Brooks Is the First Company to Sponsor an Industry Ph.D. Fellowship Program for Diversity
By Katharine Webster
For seniors Stanley Leung and Shane Roy, the best part of their senior industrial capstone project — designing a test box for robots made by Brooks Automation — was getting practical experience that would help them transition to the working world.
For Teddy MacDonald, it was the challenge of understanding what Brooks, a Chelmsford, Massachusetts, company that makes automation systems used in high-tech manufacturing and life sciences, needed, and then figuring out the best way to design the test box while balancing costs and technical trade-offs.
For team leader Adam Quinn, it was working across disciplines with his group and consulting with the team’s Brooks Automation mentor, Richard Barrett ’78, ’81, and Asst. Teaching Prof. of Electrical and Computer Engineering Jean-Francois Millithaler as “resources.” And finally succeeding.
“We all embraced that you might fail sometimes and have some triumphs sometimes, but we were all doing this together,” Quinn says. “And it’s exciting to know that something we’ve put together will be part of these super-complex robots.”
Barrett, a software engineering manager at Brooks, is equally enthusiastic. He says he will be putting the student-designed test box to work right away because it will allow his quality assurance team to easily test the company’s LEAP robots — used worldwide by companies that manufacture silicon chips — in all three “personality” modes. Before, he could test only one mode.
“If we’d done this in-house, it probably would have taken longer,” Barrett says. “Throughout the whole project, the students have shown dedication and intelligence.”
Brooks’ semiconductor division, which makes robot, vacuum and automation systems for manufacturers of silicon chips, sponsors three industrial capstones every academic year. That’s the backbone of the company’s partnership with the Francis College of Engineering, a collaboration that has grown to include Brooks’ support for RAMP — a summer program for diverse first-year engineering students — and sponsorship of a campus laboratory, as well as internships. Brooks engineers and the company’s CEO, Steve Schwartz, serve on college and department advisory boards, and Brooks uses the university’s Core Research Facilities, too.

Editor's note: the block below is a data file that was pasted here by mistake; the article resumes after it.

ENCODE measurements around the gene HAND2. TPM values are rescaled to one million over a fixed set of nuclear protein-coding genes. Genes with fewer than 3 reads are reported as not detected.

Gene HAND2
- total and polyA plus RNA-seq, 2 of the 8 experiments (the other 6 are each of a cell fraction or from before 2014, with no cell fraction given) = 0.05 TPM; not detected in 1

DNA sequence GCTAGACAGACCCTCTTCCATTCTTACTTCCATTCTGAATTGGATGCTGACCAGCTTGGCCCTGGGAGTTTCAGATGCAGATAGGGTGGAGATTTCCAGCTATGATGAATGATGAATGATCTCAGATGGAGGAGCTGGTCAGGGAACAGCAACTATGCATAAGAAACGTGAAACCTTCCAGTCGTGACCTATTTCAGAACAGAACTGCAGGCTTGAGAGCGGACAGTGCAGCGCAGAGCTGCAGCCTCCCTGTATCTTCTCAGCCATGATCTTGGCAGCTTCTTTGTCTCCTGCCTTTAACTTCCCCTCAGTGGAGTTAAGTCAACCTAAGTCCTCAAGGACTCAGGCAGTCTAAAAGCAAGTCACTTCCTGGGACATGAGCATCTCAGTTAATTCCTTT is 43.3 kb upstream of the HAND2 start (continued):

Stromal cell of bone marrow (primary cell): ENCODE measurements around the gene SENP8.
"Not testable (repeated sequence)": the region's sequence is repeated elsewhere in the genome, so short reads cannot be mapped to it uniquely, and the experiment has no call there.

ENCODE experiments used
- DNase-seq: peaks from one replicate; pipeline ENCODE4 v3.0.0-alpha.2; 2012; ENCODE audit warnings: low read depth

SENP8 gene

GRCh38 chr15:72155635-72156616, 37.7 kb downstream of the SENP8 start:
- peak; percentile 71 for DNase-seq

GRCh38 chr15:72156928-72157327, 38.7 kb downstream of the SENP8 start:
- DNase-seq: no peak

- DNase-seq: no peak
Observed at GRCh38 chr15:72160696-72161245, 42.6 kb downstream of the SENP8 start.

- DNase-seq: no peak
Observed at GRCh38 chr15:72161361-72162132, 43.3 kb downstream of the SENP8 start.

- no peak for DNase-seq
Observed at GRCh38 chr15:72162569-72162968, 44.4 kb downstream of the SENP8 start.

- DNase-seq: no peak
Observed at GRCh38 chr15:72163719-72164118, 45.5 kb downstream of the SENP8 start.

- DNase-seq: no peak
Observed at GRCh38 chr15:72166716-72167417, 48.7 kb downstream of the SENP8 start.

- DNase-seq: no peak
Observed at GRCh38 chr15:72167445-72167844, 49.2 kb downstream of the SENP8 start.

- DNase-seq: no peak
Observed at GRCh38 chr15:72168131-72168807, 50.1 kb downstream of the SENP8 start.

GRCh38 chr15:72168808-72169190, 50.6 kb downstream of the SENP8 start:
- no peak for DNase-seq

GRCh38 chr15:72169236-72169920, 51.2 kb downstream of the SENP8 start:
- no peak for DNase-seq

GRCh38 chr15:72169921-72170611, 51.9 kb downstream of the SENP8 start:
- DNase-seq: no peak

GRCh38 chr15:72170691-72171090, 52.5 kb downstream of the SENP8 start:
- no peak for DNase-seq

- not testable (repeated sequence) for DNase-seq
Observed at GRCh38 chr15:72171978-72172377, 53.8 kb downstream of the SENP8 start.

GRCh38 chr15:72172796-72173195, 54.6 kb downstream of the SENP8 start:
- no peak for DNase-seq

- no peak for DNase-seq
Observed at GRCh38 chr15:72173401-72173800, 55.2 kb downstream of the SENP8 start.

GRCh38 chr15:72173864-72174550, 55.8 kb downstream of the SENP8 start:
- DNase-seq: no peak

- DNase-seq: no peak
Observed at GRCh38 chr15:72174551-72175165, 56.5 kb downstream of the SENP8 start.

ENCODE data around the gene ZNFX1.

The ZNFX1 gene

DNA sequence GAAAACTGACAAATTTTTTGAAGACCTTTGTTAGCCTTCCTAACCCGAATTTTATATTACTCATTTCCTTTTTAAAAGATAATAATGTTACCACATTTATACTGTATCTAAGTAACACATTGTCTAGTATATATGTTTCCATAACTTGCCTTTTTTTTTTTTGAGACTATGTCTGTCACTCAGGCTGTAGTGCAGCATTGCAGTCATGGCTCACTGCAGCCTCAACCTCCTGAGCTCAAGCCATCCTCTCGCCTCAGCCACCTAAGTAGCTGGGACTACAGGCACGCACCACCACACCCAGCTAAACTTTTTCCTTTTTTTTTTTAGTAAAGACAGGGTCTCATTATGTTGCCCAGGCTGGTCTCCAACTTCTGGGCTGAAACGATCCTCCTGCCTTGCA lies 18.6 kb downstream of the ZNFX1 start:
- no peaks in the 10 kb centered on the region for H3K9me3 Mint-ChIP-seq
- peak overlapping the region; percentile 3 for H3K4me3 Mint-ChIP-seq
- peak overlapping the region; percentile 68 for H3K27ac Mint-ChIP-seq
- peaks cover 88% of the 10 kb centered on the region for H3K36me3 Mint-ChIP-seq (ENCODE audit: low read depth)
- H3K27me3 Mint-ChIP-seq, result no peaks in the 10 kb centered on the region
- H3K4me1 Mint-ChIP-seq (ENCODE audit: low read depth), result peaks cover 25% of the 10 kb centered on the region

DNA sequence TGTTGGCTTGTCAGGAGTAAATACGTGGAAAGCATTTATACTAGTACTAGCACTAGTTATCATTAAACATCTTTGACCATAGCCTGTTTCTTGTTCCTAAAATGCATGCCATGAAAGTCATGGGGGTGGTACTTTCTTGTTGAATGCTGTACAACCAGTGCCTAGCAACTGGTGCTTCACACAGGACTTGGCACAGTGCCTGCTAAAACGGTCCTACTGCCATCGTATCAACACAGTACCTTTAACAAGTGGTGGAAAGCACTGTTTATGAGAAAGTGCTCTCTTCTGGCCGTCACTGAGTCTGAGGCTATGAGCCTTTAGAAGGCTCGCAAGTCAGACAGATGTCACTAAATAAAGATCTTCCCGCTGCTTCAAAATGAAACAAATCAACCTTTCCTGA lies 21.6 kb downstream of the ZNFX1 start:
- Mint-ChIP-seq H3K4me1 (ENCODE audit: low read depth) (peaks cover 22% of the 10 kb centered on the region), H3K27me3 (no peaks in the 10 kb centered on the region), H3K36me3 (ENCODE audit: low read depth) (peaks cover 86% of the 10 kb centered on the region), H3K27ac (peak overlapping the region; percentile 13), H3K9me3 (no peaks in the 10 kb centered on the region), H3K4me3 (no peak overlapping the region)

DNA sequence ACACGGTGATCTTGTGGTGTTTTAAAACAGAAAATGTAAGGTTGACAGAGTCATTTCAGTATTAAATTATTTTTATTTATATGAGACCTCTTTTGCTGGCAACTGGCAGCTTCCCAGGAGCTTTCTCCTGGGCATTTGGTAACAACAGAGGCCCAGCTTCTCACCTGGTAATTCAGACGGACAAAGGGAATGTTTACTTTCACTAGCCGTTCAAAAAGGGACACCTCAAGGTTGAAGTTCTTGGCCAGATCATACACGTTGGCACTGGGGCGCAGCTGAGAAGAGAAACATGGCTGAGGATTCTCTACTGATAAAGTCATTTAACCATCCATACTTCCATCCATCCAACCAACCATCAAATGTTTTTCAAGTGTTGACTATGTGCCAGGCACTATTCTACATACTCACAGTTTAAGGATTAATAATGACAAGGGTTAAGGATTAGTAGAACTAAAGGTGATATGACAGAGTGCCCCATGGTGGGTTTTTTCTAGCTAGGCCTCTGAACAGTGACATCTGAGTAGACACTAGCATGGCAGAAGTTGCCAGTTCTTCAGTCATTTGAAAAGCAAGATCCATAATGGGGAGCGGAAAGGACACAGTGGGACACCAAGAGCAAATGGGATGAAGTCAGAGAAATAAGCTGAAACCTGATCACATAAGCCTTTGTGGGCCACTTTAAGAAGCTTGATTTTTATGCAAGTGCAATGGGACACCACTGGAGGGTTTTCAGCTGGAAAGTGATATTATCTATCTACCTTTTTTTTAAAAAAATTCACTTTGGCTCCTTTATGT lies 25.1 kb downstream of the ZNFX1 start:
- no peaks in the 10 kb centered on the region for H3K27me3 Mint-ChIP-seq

For the first time this fall, Brooks also will provide a fellowship to support a Ph.D. student for three years at $80,000 a year, says David Jarzynka, president of the company’s semiconductor solutions group. Brooks also loves to hire new graduates with bachelor’s and master’s degrees, he says.
“The most difficult thing is to get great talent, people with passion who are able to innovate,” Jarzynka says. “Our partnership with UMass Lowell is key to that.”
Sally Washburn, senior director of development for the Francis College of Engineering, says Brooks is always looking for new ways to partner with the university, both to help students and to invest in a pipeline of engineering talent for the Merrimack Valley. That is how the Brooks Fellowship idea arose: in mutual discussions about how to incentivize students to go on for a doctorate, when completing one usually takes five-plus years and engineering graduates can get jobs without an advanced degree. The Brooks Fellowship will allow a student to focus solely on their Ph.D. classes and research, she says.
“I’ve been impressed by Brooks’ corporate responsibility. It’s not just a one-way street to get the talent,” Washburn says. “They don’t wait for another company to do something and then follow. They come up with ideas, they try them, and they’re willing to take the risk.”